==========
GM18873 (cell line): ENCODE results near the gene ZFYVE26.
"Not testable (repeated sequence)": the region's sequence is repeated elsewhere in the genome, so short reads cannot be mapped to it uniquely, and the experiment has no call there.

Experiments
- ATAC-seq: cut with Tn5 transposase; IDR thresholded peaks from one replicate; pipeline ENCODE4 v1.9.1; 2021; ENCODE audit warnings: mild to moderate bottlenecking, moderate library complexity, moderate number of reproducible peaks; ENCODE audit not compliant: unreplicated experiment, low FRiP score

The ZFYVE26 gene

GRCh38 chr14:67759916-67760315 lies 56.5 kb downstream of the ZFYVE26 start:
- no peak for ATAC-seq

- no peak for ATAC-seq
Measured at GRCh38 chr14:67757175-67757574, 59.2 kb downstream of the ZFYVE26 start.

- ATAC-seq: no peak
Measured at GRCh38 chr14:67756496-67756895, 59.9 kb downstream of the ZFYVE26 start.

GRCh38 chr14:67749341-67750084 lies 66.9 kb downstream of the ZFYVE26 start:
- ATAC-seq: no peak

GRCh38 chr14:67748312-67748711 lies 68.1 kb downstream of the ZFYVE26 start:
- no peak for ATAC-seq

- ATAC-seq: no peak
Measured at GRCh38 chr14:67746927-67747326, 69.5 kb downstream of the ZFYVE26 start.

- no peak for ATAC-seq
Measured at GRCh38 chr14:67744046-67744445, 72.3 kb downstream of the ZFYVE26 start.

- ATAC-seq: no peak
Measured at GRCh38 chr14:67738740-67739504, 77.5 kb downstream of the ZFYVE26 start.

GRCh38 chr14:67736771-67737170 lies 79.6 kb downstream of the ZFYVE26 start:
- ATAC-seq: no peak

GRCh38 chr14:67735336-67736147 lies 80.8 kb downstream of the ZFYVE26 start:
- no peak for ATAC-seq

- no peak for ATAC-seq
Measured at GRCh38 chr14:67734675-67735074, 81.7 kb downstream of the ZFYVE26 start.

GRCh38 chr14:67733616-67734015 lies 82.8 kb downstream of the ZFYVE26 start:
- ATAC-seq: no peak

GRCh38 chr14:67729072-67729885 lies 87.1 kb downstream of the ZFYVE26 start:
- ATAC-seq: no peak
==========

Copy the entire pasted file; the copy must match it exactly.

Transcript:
GM18873 (cell line): ENCODE results near the gene ZFYVE26.
"Not testable (repeated sequence)": the region's sequence is repeated elsewhere in the genome, so short reads cannot be mapped to it uniquely, and the experiment has no call there.

Experiments
- ATAC-seq: cut with Tn5 transposase; IDR thresholded peaks from one replicate; pipeline ENCODE4 v1.9.1; 2021; ENCODE audit warnings: mild to moderate bottlenecking, moderate library complexity, moderate number of reproducible peaks; ENCODE audit not compliant: unreplicated experiment, low FRiP score

The ZFYVE26 gene

GRCh38 chr14:67759916-67760315 lies 56.5 kb downstream of the ZFYVE26 start:
- no peak for ATAC-seq

- no peak for ATAC-seq
Measured at GRCh38 chr14:67757175-67757574, 59.2 kb downstream of the ZFYVE26 start.

- ATAC-seq: no peak
Measured at GRCh38 chr14:67756496-67756895, 59.9 kb downstream of the ZFYVE26 start.

GRCh38 chr14:67749341-67750084 lies 66.9 kb downstream of the ZFYVE26 start:
- ATAC-seq: no peak

GRCh38 chr14:67748312-67748711 lies 68.1 kb downstream of the ZFYVE26 start:
- no peak for ATAC-seq

- ATAC-seq: no peak
Measured at GRCh38 chr14:67746927-67747326, 69.5 kb downstream of the ZFYVE26 start.

- no peak for ATAC-seq
Measured at GRCh38 chr14:67744046-67744445, 72.3 kb downstream of the ZFYVE26 start.

- ATAC-seq: no peak
Measured at GRCh38 chr14:67738740-67739504, 77.5 kb downstream of the ZFYVE26 start.

GRCh38 chr14:67736771-67737170 lies 79.6 kb downstream of the ZFYVE26 start:
- ATAC-seq: no peak

GRCh38 chr14:67735336-67736147 lies 80.8 kb downstream of the ZFYVE26 start:
- no peak for ATAC-seq

- no peak for ATAC-seq
Measured at GRCh38 chr14:67734675-67735074, 81.7 kb downstream of the ZFYVE26 start.

GRCh38 chr14:67733616-67734015 lies 82.8 kb downstream of the ZFYVE26 start:
- ATAC-seq: no peak

GRCh38 chr14:67729072-67729885 lies 87.1 kb downstream of the ZFYVE26 start:
- ATAC-seq: no peak